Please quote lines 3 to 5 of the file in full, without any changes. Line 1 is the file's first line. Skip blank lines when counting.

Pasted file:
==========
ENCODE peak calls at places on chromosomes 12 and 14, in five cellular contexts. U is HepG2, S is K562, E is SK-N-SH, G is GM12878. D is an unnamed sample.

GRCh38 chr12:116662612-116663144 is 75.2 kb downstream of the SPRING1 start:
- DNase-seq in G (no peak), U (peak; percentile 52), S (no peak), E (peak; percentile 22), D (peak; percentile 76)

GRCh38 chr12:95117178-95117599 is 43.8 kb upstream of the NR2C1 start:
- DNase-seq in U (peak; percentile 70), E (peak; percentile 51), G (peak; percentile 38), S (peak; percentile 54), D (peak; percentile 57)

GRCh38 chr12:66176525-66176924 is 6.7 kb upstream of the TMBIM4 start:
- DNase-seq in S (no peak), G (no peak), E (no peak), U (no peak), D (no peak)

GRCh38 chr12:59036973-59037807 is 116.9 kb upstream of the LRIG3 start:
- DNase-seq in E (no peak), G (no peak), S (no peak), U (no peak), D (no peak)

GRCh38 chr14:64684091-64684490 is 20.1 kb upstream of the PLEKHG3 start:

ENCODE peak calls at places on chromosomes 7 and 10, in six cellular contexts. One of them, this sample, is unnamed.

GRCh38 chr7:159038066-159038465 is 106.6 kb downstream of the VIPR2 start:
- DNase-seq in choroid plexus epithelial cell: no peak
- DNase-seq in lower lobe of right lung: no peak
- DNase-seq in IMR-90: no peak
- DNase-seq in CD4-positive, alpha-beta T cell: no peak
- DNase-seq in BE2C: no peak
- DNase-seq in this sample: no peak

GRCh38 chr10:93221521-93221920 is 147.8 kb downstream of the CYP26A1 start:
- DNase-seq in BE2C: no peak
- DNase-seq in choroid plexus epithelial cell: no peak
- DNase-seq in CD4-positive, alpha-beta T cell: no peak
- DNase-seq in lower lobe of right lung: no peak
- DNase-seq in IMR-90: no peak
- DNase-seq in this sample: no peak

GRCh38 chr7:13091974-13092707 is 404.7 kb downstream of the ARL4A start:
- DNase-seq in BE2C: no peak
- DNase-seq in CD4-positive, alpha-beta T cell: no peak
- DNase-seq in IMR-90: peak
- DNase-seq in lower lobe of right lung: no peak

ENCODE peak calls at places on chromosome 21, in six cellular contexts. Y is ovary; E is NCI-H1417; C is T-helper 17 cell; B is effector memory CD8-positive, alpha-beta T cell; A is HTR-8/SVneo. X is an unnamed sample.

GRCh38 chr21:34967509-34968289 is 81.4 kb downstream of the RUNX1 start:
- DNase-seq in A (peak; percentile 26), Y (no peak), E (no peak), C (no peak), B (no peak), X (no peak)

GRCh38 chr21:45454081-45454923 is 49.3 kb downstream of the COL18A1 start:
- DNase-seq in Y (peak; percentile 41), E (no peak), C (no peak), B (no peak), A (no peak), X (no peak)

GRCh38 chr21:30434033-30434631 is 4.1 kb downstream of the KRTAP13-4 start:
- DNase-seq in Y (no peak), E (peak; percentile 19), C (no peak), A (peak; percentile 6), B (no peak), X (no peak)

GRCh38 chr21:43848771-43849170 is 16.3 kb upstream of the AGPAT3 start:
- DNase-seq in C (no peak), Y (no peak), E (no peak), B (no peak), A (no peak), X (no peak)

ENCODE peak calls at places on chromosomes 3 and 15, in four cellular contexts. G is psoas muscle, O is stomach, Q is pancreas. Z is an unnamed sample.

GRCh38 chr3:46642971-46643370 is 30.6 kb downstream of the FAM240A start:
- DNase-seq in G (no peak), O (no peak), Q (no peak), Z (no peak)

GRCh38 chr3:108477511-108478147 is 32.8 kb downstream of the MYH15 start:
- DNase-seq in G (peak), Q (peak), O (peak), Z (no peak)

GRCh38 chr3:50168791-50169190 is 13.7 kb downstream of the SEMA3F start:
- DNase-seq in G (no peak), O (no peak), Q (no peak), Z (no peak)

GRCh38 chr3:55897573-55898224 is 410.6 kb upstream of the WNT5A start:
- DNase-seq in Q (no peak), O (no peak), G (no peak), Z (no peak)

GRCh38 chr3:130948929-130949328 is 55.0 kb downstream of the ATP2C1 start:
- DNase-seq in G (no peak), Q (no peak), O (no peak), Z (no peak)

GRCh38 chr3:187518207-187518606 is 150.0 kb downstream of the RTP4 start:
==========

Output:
- DNase-seq in G (no peak), U (peak; percentile 52), S (no peak), E (peak; percentile 22), D (peak; percentile 76)

GRCh38 chr12:95117178-95117599 is 43.8 kb upstream of the NR2C1 start:
- DNase-seq in U (peak; percentile 70), E (peak; percentile 51), G (peak; percentile 38), S (peak; percentile 54), D (peak; percentile 57)